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ARP cache poisoning / ARP spoofing (MIT) February 8, 2011

Posted by Tournas Dimitrios in Linux admin tools.

This article assumes that you are already familiar with the functionality of the arp protocol , as we already know it is the foundation for LAN addressing . Many people think that once they use a switch for connecting their local network they’re safe from network sniffing . Basically this is right because the traditional way of sniffing was to force a host to read all network packets ( the so called “promiscuous mode” ) .On a switched network this is not applicable because each computer has only access to traffic that is destined  to his own IP address .

arp-spoofing is also known as MIT (man in the middle attack)

However there are other means to achieve the same and because  some SysAdmins think they’re safe from sniffing thus designing their network a bit more open it’s even more dangerous .

The tool used here is called arpspoof  and is distributed in the dsniff package . This package is provided from the EPEL repository for a CentOs 5.x  distribution , just install it with :
yum install dsniff .

What we do is the following : we constantly send the victim computer ARP answers telling him that the MAC address belonging to the IP of the gateway machine (router) is our MAC address . After some time the victim computer will believe us and makes a wrong entry in his ARP cache. Next time the victim wants to send an IP packet to the router , it will use our MAC address , so actually we get the IP packets . Of course we do the same thing with the gateway (router) machine just the other way round . Yes it is a weak point of the ARP protocol , it works passively , so each computer that receives an ARP answer it will update it’s arp table even if no ARP request were made . Different jargon’s are used to describe this technique : arp spoofing , arp poisoning , MIT man in the middle .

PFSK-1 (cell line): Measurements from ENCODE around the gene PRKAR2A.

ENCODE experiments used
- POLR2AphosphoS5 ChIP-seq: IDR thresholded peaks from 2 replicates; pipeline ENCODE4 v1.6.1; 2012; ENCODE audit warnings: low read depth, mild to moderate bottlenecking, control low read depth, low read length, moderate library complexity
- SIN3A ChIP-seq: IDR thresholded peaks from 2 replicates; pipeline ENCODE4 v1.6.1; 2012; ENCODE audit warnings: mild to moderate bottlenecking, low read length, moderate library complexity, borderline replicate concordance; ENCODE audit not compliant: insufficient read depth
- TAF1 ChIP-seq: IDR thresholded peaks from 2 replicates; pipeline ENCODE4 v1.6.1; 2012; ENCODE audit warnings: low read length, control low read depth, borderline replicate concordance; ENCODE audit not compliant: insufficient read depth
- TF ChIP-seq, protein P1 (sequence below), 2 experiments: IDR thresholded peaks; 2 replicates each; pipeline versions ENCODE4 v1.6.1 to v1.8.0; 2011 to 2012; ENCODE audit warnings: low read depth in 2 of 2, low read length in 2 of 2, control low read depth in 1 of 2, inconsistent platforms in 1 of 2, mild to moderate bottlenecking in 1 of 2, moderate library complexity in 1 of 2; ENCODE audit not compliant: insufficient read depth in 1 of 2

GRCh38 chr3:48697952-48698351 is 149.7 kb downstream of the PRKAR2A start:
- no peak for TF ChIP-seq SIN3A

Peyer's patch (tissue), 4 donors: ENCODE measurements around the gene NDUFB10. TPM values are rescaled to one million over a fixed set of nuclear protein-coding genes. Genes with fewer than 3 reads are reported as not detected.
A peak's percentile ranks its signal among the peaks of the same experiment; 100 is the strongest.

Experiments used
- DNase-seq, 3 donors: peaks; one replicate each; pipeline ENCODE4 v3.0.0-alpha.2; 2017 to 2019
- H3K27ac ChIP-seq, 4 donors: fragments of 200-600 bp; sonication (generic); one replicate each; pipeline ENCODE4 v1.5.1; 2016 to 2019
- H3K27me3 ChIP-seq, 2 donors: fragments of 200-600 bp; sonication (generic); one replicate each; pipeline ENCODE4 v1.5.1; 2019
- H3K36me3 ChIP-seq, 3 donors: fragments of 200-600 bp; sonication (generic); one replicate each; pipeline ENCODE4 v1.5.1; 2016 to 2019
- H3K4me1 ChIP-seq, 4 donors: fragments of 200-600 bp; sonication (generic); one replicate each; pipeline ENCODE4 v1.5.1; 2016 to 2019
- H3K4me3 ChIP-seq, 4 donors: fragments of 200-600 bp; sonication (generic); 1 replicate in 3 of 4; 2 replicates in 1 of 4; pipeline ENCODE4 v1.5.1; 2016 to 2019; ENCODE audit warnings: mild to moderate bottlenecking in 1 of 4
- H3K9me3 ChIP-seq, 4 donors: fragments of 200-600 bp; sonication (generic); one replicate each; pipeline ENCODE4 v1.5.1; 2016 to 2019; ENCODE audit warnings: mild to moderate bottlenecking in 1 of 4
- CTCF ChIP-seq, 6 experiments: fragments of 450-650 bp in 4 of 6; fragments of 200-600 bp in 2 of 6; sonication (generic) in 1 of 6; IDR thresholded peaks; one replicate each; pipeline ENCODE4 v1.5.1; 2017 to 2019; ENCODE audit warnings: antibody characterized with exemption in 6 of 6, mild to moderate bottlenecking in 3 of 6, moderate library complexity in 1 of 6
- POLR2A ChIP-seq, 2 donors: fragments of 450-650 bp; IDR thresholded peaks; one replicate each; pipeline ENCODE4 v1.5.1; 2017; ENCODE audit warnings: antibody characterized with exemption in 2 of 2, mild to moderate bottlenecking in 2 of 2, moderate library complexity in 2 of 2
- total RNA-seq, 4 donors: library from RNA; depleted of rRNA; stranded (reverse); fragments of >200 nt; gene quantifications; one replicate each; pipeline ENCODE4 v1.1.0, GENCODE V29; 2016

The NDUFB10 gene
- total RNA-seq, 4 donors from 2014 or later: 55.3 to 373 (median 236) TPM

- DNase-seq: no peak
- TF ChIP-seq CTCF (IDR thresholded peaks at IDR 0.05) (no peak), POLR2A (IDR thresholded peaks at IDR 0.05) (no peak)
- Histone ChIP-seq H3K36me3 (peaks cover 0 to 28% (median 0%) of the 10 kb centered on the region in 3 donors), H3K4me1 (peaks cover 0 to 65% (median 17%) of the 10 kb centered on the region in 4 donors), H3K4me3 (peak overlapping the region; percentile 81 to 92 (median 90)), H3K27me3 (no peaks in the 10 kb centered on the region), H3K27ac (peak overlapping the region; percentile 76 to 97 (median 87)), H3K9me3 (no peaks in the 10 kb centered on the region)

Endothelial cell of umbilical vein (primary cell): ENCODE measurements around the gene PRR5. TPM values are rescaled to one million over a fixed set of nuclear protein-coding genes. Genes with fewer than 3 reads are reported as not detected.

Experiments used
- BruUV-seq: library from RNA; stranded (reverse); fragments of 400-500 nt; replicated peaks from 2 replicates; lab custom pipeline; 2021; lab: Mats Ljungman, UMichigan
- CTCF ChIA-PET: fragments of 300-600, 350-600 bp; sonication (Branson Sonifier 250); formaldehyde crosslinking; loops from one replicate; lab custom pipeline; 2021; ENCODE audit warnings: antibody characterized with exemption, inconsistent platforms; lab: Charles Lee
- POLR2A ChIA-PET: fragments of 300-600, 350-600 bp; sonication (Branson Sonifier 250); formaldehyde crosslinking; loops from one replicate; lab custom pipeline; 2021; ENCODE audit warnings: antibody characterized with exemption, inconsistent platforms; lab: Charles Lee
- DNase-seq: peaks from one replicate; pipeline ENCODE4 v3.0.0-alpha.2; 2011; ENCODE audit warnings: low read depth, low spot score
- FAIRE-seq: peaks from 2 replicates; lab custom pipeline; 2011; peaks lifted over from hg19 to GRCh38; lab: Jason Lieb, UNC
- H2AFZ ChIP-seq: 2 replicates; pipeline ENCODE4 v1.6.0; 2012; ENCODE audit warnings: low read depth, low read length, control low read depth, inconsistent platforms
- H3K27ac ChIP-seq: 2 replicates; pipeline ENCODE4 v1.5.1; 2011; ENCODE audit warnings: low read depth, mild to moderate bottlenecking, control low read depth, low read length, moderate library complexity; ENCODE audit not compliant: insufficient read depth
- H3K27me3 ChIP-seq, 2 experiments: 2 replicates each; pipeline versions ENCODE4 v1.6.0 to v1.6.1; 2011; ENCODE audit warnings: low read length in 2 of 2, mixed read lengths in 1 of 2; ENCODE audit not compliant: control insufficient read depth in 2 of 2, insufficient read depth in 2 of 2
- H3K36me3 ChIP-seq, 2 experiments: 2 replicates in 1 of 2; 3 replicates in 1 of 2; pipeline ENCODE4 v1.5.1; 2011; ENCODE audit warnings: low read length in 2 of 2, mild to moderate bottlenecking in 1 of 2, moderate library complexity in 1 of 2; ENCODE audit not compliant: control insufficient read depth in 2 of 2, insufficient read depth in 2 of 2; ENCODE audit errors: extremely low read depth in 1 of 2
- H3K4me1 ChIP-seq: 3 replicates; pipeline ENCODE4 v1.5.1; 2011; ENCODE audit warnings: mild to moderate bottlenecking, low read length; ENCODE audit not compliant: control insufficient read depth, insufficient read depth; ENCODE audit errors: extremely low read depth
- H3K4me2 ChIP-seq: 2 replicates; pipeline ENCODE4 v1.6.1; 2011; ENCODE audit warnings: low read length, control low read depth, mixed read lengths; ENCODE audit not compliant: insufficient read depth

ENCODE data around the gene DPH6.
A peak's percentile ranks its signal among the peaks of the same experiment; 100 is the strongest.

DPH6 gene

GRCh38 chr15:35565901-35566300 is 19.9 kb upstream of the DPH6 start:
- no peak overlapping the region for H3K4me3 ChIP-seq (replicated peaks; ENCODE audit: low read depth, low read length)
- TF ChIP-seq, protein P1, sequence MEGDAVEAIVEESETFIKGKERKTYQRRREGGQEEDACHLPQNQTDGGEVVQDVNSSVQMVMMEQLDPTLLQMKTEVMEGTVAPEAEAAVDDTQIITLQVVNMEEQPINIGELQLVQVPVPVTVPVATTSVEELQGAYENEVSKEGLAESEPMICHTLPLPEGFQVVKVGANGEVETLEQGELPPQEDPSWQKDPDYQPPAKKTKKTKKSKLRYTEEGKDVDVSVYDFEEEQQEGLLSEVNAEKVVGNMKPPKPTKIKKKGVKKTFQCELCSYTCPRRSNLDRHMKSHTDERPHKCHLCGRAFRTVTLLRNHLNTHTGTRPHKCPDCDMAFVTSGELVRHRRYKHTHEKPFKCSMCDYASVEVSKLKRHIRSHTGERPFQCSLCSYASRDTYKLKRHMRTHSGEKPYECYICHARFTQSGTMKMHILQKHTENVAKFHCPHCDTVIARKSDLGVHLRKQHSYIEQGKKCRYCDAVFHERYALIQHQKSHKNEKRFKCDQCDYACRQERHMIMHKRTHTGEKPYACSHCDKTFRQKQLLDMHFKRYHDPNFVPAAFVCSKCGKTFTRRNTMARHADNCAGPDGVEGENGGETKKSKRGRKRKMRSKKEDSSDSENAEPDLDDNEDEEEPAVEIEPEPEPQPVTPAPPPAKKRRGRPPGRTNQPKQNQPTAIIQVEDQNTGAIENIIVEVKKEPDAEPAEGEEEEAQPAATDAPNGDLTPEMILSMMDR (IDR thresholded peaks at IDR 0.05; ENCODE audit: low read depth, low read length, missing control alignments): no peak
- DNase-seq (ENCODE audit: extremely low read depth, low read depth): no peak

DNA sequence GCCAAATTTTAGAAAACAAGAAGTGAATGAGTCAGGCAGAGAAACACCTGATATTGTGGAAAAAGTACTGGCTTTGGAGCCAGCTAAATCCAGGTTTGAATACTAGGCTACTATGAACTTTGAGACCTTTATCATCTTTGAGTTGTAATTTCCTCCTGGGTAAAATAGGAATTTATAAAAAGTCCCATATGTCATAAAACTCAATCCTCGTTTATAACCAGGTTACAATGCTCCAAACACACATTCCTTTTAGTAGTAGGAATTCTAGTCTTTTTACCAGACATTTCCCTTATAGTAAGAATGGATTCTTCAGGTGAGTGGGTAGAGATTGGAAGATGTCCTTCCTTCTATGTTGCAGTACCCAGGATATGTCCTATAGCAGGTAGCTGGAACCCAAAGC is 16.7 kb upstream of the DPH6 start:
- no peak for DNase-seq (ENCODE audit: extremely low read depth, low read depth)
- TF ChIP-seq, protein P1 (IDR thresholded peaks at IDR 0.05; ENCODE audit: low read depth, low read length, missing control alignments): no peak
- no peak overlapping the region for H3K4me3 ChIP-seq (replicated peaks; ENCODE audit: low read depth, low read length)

The process is simple :

  1. In order to tell the victim host that now we (our MAC address) are the one belonging to the IP of the gateway enter the following command :
    arpspoof  -i eth0  -t  victimIP  gatewayIP
  2. In a separate shell we start the matching command to fool the gateway to believe we are victimIP .
    arpspoof -i eth0  -t   gatewayIP  victimIP
  3. Don’t forget to enable IP forwarding on your host so that the traffic goes through your host . Otherwise victim will loose connectivity .
    sysctl -w  net.ipv4.ip_forward=1
  4. Now watch all the traffic between the victim host and the outside network going throuhg your machine
    tcpdump  host  victimIP  and not arp

Step 2/3 can be combined on one terminal :
arpspoof -t victimIP  gatewayIP   2&>/dev/null
arpspoof -t gatewayIP  victimIP   2&>/dev/null
killall  arpspoof
The “& >/dev/null ” part is there to make it easier to run from one terminal but you may want to omit it for debugging purposes .

SysAdmins beware , as you see the process is easily to implement . Always use tools like arpwatch to monitor the changes of MAC / IP  address table ..

Reading :


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tournasdimitrios1 - November 11, 2012

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